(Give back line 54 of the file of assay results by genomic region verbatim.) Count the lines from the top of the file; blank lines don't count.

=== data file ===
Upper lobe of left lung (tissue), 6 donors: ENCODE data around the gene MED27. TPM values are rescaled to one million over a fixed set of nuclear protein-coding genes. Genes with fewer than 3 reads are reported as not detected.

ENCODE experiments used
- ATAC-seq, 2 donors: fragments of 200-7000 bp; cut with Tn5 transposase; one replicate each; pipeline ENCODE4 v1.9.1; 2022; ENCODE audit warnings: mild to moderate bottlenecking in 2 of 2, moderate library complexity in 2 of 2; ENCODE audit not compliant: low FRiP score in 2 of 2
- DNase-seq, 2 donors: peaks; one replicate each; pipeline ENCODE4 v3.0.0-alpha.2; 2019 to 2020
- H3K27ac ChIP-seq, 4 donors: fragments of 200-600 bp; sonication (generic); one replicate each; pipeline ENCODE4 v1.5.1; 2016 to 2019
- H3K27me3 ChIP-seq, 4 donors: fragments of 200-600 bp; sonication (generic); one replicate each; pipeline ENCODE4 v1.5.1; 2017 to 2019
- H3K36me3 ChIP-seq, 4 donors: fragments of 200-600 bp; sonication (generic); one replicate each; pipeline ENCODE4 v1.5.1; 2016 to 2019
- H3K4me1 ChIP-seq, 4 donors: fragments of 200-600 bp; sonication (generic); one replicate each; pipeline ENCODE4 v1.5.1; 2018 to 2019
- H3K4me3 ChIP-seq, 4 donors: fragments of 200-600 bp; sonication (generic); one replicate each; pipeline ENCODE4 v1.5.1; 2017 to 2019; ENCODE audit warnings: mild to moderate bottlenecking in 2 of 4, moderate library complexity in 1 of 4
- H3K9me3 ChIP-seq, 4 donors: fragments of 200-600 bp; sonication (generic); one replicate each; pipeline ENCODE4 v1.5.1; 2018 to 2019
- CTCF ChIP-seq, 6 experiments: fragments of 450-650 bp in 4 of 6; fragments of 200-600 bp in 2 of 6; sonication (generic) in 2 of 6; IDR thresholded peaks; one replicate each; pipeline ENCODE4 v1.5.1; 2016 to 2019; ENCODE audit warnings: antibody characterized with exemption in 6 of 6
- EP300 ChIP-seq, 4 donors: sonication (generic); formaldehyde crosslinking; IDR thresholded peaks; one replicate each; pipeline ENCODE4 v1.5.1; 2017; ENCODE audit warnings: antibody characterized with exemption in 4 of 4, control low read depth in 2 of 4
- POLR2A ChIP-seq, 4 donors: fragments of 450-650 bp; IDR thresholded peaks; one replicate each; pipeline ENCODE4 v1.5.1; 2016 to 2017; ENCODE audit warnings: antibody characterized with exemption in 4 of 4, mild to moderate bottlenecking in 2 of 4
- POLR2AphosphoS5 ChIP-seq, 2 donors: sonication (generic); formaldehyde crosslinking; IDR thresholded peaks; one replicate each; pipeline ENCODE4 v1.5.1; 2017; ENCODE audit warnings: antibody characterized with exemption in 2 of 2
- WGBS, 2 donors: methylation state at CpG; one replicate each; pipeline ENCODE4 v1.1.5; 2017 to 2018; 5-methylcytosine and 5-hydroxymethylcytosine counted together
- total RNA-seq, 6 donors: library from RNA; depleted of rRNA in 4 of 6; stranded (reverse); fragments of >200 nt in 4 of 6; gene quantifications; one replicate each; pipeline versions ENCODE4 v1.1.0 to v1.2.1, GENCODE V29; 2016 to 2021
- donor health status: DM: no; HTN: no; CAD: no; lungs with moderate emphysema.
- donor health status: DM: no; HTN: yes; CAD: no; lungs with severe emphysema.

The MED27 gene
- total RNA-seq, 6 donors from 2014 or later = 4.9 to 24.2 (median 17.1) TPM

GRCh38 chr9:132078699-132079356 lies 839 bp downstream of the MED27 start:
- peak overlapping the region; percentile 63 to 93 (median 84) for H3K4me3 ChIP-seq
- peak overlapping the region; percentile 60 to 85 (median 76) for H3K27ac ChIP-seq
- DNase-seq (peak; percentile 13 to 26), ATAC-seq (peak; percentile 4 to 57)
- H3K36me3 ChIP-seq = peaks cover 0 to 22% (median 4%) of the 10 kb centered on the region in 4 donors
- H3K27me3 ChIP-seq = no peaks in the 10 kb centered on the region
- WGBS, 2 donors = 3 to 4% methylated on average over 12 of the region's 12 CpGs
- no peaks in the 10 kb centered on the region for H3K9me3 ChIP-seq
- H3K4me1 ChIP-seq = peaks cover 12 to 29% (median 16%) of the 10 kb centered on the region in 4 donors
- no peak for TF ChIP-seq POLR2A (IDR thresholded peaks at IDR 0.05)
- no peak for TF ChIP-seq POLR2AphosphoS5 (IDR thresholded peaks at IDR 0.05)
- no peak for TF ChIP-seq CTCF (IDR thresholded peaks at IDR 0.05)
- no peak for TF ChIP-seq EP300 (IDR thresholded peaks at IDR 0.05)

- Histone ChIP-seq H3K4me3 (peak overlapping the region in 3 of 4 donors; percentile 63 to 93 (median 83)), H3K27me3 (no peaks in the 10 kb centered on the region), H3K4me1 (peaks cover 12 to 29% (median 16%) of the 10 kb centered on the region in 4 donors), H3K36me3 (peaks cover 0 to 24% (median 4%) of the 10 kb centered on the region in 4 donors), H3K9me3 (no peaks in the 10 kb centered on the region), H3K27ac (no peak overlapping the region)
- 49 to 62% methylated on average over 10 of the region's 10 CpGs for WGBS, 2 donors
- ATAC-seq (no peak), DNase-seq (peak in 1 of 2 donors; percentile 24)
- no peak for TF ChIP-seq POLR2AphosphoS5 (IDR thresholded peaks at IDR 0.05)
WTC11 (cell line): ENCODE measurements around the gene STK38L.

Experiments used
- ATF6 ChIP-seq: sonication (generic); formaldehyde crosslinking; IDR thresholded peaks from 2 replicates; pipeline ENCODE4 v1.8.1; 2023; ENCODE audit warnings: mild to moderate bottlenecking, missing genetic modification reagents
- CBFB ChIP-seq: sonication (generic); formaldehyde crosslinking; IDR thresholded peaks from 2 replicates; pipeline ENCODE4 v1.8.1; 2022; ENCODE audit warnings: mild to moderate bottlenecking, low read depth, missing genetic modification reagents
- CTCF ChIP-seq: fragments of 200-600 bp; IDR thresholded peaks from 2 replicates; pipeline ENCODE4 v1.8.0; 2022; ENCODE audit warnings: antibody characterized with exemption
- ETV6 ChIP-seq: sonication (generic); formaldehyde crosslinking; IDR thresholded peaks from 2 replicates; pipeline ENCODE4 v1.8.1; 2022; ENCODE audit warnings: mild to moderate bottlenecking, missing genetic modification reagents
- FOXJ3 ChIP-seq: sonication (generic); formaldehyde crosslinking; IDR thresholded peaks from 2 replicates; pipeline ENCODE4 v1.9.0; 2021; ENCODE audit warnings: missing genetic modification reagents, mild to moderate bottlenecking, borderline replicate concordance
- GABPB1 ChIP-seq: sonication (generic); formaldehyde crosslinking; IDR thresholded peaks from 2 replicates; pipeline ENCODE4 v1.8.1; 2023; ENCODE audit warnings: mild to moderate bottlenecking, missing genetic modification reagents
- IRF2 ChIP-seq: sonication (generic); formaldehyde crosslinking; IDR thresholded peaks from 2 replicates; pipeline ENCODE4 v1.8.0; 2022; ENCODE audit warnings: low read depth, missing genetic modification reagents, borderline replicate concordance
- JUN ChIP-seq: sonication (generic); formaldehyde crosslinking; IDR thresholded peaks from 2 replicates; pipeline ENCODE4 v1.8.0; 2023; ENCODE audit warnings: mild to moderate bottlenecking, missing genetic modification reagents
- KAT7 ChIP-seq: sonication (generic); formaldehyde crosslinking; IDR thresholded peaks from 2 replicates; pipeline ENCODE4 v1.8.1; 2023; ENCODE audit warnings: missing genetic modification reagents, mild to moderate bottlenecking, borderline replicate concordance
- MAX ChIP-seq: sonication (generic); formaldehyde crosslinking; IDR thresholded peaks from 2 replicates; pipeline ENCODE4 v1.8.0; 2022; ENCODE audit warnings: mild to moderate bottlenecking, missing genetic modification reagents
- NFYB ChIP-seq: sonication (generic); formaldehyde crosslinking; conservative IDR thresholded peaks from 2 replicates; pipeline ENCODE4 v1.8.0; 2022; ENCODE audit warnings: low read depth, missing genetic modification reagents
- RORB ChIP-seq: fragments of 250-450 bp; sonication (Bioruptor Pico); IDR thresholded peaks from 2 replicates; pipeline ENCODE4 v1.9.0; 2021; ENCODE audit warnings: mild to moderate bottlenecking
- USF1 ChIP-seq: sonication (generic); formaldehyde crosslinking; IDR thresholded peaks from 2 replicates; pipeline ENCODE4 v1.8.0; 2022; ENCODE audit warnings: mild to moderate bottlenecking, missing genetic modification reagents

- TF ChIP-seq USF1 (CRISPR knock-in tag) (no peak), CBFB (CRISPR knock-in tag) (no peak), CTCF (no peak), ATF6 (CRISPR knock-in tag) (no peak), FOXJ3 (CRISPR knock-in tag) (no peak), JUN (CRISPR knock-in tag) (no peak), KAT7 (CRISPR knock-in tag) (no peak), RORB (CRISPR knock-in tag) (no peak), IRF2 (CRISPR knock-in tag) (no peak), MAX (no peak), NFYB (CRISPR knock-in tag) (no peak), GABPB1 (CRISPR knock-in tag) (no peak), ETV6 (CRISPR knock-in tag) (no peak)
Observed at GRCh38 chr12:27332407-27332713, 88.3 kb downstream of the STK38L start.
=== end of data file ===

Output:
Observed at GRCh38 chr12:27332407-27332713, 88.3 kb downstream of the STK38L start.